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The point of qualifications, for a fair days work, for a fair days pay?.
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Posted October 7, 2013 at 11:52AM
Over the years there have been on a number of occasions, comments made of qualifications or ability to do a job, Whether that is how to build computers or some of the far more serious sides of life, and this topic perhaps more so recently, as raised its head on this forum.
Two examples recently on this forum, was the death of a child, and a central heating problem. In each of these discussions/debates the qualifications of the people directly involved in the incidents, came for some criticism or doubt of competence. Whether that be a social worker or a central heating engineer, all with approved qualifications or seemingly so. And what those qualifications might be worth in real terms, now and the future?.
I recall the days when paper qualifications meant very little, except a full term apprenticeship, in one or more of the then major trades. If you could prove that you were competent in doing the job applied for, the job was usually yours. Even the likes of Bank Manager's or Nurses had to climb the ladder of promotion?.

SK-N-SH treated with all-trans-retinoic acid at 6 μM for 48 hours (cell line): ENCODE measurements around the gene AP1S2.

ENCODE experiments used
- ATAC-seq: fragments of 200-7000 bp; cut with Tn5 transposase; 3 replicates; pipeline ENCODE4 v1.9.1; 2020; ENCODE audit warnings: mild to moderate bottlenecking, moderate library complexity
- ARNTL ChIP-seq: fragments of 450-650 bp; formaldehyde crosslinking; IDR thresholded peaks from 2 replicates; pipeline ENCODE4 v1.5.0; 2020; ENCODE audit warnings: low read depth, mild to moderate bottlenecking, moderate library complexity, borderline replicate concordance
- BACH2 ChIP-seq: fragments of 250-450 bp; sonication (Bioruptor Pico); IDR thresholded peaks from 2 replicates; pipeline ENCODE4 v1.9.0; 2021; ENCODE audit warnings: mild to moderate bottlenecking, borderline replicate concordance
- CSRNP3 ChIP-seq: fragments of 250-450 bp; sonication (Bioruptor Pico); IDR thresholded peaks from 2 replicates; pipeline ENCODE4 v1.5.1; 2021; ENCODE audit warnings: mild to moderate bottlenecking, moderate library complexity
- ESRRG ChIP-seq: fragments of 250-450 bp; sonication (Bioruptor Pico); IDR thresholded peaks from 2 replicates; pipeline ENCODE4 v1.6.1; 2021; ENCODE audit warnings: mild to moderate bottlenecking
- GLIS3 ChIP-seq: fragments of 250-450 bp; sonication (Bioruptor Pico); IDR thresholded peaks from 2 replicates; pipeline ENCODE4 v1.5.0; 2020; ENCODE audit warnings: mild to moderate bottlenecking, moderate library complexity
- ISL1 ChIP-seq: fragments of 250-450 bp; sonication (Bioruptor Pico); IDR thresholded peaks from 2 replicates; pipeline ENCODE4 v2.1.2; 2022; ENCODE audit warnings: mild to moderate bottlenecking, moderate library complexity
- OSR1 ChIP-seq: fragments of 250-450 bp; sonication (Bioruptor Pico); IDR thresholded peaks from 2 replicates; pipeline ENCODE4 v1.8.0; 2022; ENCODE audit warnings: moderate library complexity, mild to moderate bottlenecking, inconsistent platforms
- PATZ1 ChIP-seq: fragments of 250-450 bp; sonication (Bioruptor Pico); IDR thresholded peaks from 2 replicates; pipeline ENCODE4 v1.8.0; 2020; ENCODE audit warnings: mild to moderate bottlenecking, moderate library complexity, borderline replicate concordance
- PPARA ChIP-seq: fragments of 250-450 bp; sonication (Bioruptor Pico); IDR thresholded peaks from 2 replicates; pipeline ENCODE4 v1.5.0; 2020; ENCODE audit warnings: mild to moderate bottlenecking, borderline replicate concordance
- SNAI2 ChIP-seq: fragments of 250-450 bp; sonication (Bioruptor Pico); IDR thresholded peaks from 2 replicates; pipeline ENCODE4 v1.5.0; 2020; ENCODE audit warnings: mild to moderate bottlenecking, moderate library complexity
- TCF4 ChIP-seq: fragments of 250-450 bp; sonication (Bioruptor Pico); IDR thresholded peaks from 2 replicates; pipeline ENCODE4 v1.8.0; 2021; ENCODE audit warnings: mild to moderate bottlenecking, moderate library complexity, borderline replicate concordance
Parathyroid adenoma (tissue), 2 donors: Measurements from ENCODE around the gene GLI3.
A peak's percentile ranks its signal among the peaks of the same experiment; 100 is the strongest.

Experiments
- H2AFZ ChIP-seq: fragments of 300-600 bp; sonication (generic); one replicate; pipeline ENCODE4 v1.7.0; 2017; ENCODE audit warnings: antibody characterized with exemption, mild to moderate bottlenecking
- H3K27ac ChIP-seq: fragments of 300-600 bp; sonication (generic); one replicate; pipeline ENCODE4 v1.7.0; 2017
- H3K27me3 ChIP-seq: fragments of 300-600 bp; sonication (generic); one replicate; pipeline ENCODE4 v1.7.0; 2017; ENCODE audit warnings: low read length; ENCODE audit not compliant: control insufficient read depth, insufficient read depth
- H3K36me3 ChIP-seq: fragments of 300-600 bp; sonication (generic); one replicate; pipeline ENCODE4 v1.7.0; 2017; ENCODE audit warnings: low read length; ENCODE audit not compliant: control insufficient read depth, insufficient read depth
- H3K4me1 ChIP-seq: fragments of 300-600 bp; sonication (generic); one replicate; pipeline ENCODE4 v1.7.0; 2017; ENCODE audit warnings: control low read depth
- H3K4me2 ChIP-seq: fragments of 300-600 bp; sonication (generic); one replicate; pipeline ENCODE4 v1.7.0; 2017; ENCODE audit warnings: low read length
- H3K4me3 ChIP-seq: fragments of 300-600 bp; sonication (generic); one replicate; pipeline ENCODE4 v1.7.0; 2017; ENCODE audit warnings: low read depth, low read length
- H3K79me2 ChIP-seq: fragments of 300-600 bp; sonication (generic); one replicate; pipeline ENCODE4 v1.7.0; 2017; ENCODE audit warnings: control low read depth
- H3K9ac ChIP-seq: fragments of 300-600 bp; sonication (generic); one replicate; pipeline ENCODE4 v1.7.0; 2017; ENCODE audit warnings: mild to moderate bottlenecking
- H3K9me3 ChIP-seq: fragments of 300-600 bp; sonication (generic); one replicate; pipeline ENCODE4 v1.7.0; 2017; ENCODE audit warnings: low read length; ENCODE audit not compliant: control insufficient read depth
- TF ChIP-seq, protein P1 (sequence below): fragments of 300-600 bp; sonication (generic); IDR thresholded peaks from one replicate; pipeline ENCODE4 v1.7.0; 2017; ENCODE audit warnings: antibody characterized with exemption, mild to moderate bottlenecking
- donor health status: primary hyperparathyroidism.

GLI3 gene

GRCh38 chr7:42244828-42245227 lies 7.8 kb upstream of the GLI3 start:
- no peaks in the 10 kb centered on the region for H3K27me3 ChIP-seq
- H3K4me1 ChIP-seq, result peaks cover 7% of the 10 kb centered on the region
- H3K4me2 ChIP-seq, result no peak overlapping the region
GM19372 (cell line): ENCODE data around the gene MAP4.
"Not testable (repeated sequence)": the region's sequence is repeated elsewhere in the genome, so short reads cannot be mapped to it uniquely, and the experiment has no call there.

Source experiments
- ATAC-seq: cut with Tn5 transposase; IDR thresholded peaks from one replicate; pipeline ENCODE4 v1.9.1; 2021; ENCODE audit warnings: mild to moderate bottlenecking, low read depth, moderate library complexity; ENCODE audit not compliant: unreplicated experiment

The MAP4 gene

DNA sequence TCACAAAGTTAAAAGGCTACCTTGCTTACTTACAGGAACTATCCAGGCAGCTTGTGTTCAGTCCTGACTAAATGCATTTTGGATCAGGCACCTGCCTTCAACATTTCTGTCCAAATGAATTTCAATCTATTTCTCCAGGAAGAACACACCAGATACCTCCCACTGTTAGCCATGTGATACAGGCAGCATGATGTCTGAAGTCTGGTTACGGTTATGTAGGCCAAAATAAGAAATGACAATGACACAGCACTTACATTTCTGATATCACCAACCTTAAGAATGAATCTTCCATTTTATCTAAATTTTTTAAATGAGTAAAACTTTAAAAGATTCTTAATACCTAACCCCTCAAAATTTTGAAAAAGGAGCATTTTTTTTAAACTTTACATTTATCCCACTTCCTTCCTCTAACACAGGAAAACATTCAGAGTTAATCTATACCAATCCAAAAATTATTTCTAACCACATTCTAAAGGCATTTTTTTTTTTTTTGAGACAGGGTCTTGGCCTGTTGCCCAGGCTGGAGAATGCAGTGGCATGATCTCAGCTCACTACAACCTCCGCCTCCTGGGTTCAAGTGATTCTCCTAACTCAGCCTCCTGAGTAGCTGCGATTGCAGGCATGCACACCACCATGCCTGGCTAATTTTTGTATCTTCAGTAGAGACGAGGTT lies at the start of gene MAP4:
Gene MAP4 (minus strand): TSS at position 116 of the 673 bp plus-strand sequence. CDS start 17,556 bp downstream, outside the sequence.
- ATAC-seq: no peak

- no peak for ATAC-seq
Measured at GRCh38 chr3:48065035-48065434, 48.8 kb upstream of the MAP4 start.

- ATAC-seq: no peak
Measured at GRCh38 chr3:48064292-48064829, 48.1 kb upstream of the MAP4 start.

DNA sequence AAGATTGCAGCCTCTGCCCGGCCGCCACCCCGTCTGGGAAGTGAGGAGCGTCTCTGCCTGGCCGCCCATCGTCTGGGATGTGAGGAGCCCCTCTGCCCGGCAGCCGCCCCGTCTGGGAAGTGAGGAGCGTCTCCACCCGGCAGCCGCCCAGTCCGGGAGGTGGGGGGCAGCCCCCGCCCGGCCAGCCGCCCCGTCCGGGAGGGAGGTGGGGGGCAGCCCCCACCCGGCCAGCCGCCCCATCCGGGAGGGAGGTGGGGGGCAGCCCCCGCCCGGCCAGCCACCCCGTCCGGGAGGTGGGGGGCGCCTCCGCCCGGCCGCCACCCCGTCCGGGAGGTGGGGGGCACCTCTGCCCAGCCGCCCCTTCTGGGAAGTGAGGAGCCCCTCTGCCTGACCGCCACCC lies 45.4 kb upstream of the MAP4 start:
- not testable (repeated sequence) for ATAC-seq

Which brings me to the reason why I have raised this issue for possible discussion or debate. Yesterday I was with a person who had spent well over 35 years as a plumbing and heating engineer, employing people in the process. Two years ago, he decided that he had had enough, and gave that business up. He said that his main work in later years, was repairing or putting right other peoples work. In some cases it was costing more to rectify this work, than the actual job should have, if done correctly in the first place. Customer's were thinking that he was charging to much, to rectify a job that had already been done, was the every increasing impression. A fair days work for a fair days pay?.
What was surprising was how this person referred to the fact of how some of these 'qualified' people (in his industry and many others) had obtained those 'approved' qualifications, by possibly paying £2000.00, spending a few days at a 'training school/college' sit an 'exam' and you could then enter the world where he had to serve a five year apprenticeship, and gained his experiences by 'being trained'.
It would be interesting to hear a few views on this subject, from other forum member's?.